The Second Hundred Years of The Federal Individual Income Tax
--there are over 1000 sections to the Internal Revenue Code. This does not include regulations, court decisions or tax treaties
--an SELECTIVE volume of IRC and Regulations runs close to 2000 pages in length; no small amount of which is small print. Again, this excludes court decisions and tax treaties.
--Even with the discontinuation of the RTP program, there are three separate licensure programs for tax preparation: enrolled agent exam, CPA exam and bar exam.
-- During the upcoming year, we have the "fiscal cliff" tax changes and "Obamacare" tax regulations to implement--and President Obama has called for more changes as part of avoiding "sequestration."
--Individual income taxes rake in about double what was produced in the 1980s--and the country STILL has run a deficit of over $1 trillion for the past four years (although the CBO has projected slightly less than a $1,000,000,000,000,000 deficit for FY 2013).
Given the monumental appetite for US Government spending by the President and large numbers of Senators and Congressmen/Congresswomen; it is virtually impossible to develop a taxation system that would meet these needs fairly and effectively and my experiences with individual IRS agents have almost always been positive; in my opinion, the IRS is less of the problem than the people we elect. Nevertheless, for the second decade:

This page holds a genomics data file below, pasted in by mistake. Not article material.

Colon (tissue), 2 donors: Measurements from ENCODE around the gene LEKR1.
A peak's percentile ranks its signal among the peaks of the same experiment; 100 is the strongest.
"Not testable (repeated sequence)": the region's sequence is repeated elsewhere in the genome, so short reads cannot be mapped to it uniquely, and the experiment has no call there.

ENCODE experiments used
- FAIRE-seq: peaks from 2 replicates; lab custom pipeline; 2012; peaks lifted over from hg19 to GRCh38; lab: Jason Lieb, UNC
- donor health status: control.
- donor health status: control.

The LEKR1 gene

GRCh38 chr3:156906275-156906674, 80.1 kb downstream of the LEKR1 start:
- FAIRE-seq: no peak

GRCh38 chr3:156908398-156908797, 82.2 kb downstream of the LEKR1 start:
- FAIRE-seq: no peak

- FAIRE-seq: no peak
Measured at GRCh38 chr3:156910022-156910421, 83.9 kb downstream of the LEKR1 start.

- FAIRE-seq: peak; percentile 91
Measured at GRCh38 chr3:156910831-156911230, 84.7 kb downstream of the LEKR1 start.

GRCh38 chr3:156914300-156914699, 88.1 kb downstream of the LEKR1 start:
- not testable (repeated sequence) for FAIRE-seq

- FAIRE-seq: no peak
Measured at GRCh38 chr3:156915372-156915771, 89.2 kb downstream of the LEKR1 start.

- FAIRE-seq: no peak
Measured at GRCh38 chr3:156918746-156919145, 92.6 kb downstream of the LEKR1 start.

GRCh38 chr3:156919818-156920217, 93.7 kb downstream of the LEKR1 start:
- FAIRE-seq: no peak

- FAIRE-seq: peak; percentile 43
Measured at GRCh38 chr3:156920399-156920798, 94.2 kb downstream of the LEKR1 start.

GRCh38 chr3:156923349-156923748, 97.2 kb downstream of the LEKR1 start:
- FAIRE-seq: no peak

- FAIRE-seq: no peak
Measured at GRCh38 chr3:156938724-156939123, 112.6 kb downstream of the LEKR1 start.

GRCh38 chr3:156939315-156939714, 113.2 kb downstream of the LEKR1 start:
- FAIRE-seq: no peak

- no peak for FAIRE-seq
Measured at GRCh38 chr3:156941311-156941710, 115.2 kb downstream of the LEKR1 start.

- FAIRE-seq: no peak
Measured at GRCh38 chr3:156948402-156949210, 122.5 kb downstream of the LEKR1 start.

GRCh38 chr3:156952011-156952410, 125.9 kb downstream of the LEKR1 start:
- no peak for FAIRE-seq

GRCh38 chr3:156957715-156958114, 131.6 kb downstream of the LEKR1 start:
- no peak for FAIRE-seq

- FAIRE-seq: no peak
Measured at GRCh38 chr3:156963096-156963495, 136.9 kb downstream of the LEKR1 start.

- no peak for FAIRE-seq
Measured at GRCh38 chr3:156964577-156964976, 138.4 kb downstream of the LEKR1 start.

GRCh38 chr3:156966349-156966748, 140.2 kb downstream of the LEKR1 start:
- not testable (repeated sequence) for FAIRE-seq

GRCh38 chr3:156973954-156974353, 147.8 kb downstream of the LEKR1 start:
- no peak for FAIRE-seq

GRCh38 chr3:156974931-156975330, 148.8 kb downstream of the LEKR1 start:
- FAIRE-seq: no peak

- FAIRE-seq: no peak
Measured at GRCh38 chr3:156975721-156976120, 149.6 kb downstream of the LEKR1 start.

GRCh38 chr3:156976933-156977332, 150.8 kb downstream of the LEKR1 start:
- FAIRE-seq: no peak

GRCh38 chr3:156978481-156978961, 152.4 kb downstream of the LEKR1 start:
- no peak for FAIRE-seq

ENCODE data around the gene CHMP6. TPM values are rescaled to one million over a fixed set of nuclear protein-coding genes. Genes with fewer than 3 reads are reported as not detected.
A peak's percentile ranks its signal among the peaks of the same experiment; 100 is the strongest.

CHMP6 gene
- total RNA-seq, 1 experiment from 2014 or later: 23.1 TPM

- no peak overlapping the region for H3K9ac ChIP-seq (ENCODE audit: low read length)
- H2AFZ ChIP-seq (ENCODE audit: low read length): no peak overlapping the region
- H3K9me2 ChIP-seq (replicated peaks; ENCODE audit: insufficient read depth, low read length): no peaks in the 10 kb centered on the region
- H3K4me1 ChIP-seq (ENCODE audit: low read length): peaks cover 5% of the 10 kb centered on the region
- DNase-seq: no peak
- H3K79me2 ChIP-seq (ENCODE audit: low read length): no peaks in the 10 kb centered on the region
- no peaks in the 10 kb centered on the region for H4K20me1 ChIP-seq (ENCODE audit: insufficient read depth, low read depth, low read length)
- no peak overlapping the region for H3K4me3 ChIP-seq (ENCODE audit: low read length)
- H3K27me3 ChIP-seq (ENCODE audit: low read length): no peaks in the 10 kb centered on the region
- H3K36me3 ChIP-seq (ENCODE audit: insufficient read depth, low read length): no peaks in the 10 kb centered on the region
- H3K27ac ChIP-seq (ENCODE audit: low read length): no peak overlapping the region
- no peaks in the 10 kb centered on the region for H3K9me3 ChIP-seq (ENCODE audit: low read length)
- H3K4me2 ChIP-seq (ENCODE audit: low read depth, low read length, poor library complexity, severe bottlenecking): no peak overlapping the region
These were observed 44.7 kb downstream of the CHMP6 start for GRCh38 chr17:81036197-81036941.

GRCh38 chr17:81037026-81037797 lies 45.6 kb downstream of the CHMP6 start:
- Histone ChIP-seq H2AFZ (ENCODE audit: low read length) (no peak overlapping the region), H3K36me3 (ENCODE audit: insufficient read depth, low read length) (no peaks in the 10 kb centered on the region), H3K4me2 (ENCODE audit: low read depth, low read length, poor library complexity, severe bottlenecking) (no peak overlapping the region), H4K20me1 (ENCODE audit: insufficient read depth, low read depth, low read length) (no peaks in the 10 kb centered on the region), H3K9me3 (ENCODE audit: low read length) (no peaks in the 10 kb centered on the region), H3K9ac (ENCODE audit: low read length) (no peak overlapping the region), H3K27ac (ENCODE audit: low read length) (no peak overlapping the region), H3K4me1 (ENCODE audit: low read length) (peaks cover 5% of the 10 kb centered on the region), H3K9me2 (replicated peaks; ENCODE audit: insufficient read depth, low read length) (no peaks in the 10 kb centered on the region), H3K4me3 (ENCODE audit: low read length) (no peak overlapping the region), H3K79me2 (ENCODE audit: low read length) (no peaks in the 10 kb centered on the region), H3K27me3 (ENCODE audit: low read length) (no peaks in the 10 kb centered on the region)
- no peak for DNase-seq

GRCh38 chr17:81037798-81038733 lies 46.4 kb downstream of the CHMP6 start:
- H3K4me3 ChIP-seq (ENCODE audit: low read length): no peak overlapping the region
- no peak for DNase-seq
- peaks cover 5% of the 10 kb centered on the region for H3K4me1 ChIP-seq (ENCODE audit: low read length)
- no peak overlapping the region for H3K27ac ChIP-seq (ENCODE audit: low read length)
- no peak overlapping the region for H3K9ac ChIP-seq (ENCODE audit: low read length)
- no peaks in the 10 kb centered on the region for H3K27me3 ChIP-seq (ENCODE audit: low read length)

--Please simplify tax law. I realize that I have made blog posts have been inconsistent with this; but tax simplification ties up fewer person-hours, adds to the perception of horizontal equity and probably would improve tax compliance.
--Build up the not-for-profit sector, both secular and faith-based. One of the GOOD things that both President Bushes did was to encourage private charity. While, the not-for-profit sector cannot immediately replace governmental social and entitlement programs, they can be more flexible and often offer more actual compassion than a faceless check from the government.
--Re-evaluate what government can actually effective do. I do not doubt the good intentions of many of those who want the government more involved in the economy; instead I wonder why in the face of past results they expect actual solutions to occur. The US Government has spent trillions of dollars on anti-poverty programs over the last 50 years--is there any significant evidence that poverty has lessened?